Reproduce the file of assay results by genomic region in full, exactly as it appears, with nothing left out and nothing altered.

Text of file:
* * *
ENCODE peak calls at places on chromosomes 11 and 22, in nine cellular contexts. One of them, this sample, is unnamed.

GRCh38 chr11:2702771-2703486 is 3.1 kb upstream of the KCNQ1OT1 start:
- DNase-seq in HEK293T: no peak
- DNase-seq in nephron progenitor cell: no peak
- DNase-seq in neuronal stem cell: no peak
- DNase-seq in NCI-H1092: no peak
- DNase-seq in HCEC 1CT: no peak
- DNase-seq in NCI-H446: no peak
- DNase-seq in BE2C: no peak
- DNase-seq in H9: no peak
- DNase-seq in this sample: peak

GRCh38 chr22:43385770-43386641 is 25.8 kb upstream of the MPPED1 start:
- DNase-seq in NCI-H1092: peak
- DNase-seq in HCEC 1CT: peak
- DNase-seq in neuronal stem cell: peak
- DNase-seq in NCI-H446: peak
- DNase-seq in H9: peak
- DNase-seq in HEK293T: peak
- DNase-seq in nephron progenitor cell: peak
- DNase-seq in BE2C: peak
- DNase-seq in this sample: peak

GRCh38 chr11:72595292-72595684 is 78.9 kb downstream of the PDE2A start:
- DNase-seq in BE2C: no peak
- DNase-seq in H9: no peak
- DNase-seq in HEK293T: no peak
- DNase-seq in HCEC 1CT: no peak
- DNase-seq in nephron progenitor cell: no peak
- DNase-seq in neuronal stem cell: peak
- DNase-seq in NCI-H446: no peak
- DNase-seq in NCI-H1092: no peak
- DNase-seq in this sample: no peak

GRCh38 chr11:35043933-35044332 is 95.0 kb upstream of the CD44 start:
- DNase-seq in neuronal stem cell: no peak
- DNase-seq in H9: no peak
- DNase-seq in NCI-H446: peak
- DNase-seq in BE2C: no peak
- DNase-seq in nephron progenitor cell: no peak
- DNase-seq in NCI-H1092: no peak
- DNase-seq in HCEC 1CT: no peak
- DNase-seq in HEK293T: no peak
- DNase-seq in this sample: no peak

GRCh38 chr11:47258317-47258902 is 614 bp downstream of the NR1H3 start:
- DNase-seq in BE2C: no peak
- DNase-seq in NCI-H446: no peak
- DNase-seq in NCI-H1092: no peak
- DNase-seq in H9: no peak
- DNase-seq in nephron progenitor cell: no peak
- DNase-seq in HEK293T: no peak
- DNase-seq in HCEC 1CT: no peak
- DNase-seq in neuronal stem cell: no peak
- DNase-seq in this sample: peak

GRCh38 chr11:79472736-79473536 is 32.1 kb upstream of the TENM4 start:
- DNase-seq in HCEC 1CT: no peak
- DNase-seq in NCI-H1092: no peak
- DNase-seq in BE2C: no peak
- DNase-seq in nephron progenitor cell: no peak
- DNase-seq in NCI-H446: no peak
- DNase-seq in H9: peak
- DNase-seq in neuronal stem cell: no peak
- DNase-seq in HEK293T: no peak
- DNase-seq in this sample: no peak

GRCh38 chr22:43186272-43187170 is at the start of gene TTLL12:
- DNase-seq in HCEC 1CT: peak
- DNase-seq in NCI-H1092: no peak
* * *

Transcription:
ENCODE peak calls at places on chromosomes 11 and 22, in nine cellular contexts. One of them, this sample, is unnamed.

GRCh38 chr11:2702771-2703486 is 3.1 kb upstream of the KCNQ1OT1 start:
- DNase-seq in HEK293T: no peak
- DNase-seq in nephron progenitor cell: no peak
- DNase-seq in neuronal stem cell: no peak
- DNase-seq in NCI-H1092: no peak
- DNase-seq in HCEC 1CT: no peak
- DNase-seq in NCI-H446: no peak
- DNase-seq in BE2C: no peak
- DNase-seq in H9: no peak
- DNase-seq in this sample: peak

GRCh38 chr22:43385770-43386641 is 25.8 kb upstream of the MPPED1 start:
- DNase-seq in NCI-H1092: peak
- DNase-seq in HCEC 1CT: peak
- DNase-seq in neuronal stem cell: peak
- DNase-seq in NCI-H446: peak
- DNase-seq in H9: peak
- DNase-seq in HEK293T: peak
- DNase-seq in nephron progenitor cell: peak
- DNase-seq in BE2C: peak
- DNase-seq in this sample: peak

GRCh38 chr11:72595292-72595684 is 78.9 kb downstream of the PDE2A start:
- DNase-seq in BE2C: no peak
- DNase-seq in H9: no peak
- DNase-seq in HEK293T: no peak
- DNase-seq in HCEC 1CT: no peak
- DNase-seq in nephron progenitor cell: no peak
- DNase-seq in neuronal stem cell: peak
- DNase-seq in NCI-H446: no peak
- DNase-seq in NCI-H1092: no peak
- DNase-seq in this sample: no peak

GRCh38 chr11:35043933-35044332 is 95.0 kb upstream of the CD44 start:
- DNase-seq in neuronal stem cell: no peak
- DNase-seq in H9: no peak
- DNase-seq in NCI-H446: peak
- DNase-seq in BE2C: no peak
- DNase-seq in nephron progenitor cell: no peak
- DNase-seq in NCI-H1092: no peak
- DNase-seq in HCEC 1CT: no peak
- DNase-seq in HEK293T: no peak
- DNase-seq in this sample: no peak

GRCh38 chr11:47258317-47258902 is 614 bp downstream of the NR1H3 start:
- DNase-seq in BE2C: no peak
- DNase-seq in NCI-H446: no peak
- DNase-seq in NCI-H1092: no peak
- DNase-seq in H9: no peak
- DNase-seq in nephron progenitor cell: no peak
- DNase-seq in HEK293T: no peak
- DNase-seq in HCEC 1CT: no peak
- DNase-seq in neuronal stem cell: no peak
- DNase-seq in this sample: peak

GRCh38 chr11:79472736-79473536 is 32.1 kb upstream of the TENM4 start:
- DNase-seq in HCEC 1CT: no peak
- DNase-seq in NCI-H1092: no peak
- DNase-seq in BE2C: no peak
- DNase-seq in nephron progenitor cell: no peak
- DNase-seq in NCI-H446: no peak
- DNase-seq in H9: peak
- DNase-seq in neuronal stem cell: no peak
- DNase-seq in HEK293T: no peak
- DNase-seq in this sample: no peak

GRCh38 chr22:43186272-43187170 is at the start of gene TTLL12:
- DNase-seq in HCEC 1CT: peak
- DNase-seq in NCI-H1092: no peak